- Intel Core 2 Duo
- 3.06 GHZ
- 4 GB RAM
- 500 GB HDD
- NVIDIA GeForce 9400 256MB
- 21.5 Inch (1920 x 1080)
The changes with the iMac start with the screen. Replacing the previous 20- and 24-inch screen with a 16:10 aspect ratio are 21.5- and 27-inch displays at 16:9, more suitable for widescreen HDTV video. The 21.5-inch display has a native resolution of 1920-by-1080, while the 27-inch display has a resolution of 2560-by-1440. The aluminum faceplate at the bottom of the screen is narrower than before, and the aluminum border around the screen is gone. At first glance, you might mistake the new iMacs for HDTVs—in fact, the new 27-inch iMac has support for a VESA Mount Adapter Kit ($29) for mounting on a wall..
Switch on the iMacs, and you’ll notice that the LED backlit screens on both the 21.5- and 27-inch models are a bit brighter than their predecessors. Look even closer at the 21.5-inch iMac, and you’ll notice that its colors are much better than the 20-inch iMac. That’s because Apple thankfully now uses 8-bit displays across the iMac line—the 6-bit dithered display used in the 20-inch iMac is gone (we hope).
Both of the new displays use in-plane switching (IPS) technology, which is supposed to help maintain image quality when viewing the screen at extreme angles. Looking at the new iMacs at different angles, I had a difficult time noticing any color shifting. When compared side-by-side against the previous iMacs, the 20-inch iMac screen looks like a mess, while the new iMac screens maintained their color integrity.
There’s one major issue with the screen that, for many, is a deal-breaker: the glass on the display and its glossy effect. The glossy effect makes colors pop and blacks deep and rich, but you can see your reflection in the glass. When using the iMac as a desktop computer, I’ve learned how to see past the glare and reflections, but many others cannot develop such tolerance—and I’m not saying you should. Glare is a problem if you’re in a group gathered around the 27-inch iMac that’s being used as an HDTV. In fact, because of the glare, you might reconsider using the 27-inch iMac as a HDTV. However, it’s now been two years since the first aluminum iMac with glass was introduced, and there are no signs that Apple is interested in offering a matte screen option.
All three of the new iMacs use 3.06GHz Core 2 Duo processors with 3MB of shared Level 2 cache. The three new iMacs have the option to upgrade to a 3.33GHz Core 2 Duo processor with 6MB of shared Level 2 cache for an extra $200. The previous iMacs used Core 2 Duo processors at 2.66GHz, 2.93GHz, and 3.06GHz, but with 6MB of shared Level 2 cache.
The new iMacs come standard with 4GB of RAM, installed as a pair of 2GB 1066MHz DDR3 SO-DIMMs. The new iMacs have four memory slots; Apple actually leaves two slots open so you can add more RAM without having to replace the stock memory—a nice touch. The iMac can support up to 16GB of RAM, but a 16GB upgrade option is available only with the 27-inch 3.06GHz model for $1400. The other iMacs have an upgrade option of 8GB (an extra $200) installed as four 2GB SO-DIMMs. You can easily install RAM yourself through the RAM slots located at the bottom of the screen.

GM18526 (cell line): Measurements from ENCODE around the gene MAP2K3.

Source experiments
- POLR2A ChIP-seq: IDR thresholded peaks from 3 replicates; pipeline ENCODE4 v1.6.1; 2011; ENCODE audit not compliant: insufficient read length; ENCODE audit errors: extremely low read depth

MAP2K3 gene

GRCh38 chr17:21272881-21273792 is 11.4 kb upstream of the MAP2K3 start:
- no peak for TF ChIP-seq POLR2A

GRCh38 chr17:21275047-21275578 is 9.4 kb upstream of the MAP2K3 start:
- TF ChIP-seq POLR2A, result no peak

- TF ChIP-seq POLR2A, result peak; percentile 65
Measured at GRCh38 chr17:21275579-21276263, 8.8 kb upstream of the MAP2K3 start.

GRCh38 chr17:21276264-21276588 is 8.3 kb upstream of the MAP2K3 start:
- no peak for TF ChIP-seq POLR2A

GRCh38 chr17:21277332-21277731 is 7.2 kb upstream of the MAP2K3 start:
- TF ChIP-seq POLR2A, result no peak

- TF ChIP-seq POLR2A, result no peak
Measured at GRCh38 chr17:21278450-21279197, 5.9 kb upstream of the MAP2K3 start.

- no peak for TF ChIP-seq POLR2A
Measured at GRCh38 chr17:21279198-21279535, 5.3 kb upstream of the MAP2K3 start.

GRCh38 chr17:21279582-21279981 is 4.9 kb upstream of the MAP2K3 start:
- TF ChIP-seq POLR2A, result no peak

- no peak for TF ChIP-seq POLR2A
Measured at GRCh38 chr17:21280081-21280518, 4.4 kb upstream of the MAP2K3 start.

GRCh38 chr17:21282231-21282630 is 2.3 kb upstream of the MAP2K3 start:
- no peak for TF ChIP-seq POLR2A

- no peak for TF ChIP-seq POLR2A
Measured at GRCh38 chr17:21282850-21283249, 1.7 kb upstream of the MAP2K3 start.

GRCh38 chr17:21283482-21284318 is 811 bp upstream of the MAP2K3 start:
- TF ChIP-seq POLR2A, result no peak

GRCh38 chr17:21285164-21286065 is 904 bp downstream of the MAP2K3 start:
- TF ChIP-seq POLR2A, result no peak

For graphics, the $1199 21.5-inch iMac uses a Nvidia GeForce 9400M, which uses 256MB of memory that’s shared with the main memory. Both the $1499 21.5-inch iMac and the $1699 27-inch iMac use an ATI Radeon HD 4670 with 256MB of dedicated video memory. The 27-inch iMac is the only model in the line that has a graphics upgrade option, an ATI Radeon HD 4850 with 512MB of memory ($150).
All of the new iMacs have 7200 RPM hard drives. The $1199 iMac has a 500GB drive, and interestingly, Apple does not offer upgrade options for more storage. The other two iMacs have 1TB drives, and you can opt for a 2TB drive instead for an additional $250. All of the iMacs have SuperDrives, and next to the SuperDrive slot is a new SD card slot that can read SD and SDHC memory cards that are used in digital cameras.
Ports, video in, and more
Like previous iMacs, the ports are located on the back of the iMac, on the lower left side. There is a headphone/optical digital audio output minijack, an audio line in/optical digital audio input minijack, four USB 2.0 ports, one FireWire 800 port, a Mini DisplayPort, and a Gigabit Ethernet port. If you have FireWire 400 peripherals, you’ll have to supply your own FireWire 400-to-FireWire 800 adapter.
The 27-inch iMac’s Mini DisplayPort has an very interesting new feature. It has video-in capability, so you can connect a external video source like a MacBook, Blu-ray player, or even a Playstation 3, and use the 27-inch iMac as a monitor. According to Apple, the computer is still on when in this mode, and you can press Command-F2 on your keyboard to switch between the computer and the external video source. Apple also said that you can connect a video source while the iMac is on, so there’s no need to shut down. To use the 27-inch iMac’s video in, you need to have either a DisplayPort-compliant source like a MacBook, or you can use an adapter for a non-DisplayPort device, such as an HDMI-to-Mini DisplayPort video-in adapter. However, Apple said it has no plans to produce such adapters, leaving it up to third-party manufacturers.
To strengthen the possibility of using the iMac as part of an entertainment center, Apple upgraded the speaker system. The new speakers are a vast improvement over previous models, producing richer sound with better bass response and louder volume. You’ll still want to use external speakers to fill a room larger than 20-by-20 feet, but for bedrooms, offices, dens, and smaller living rooms, the built-in speakers have enough power.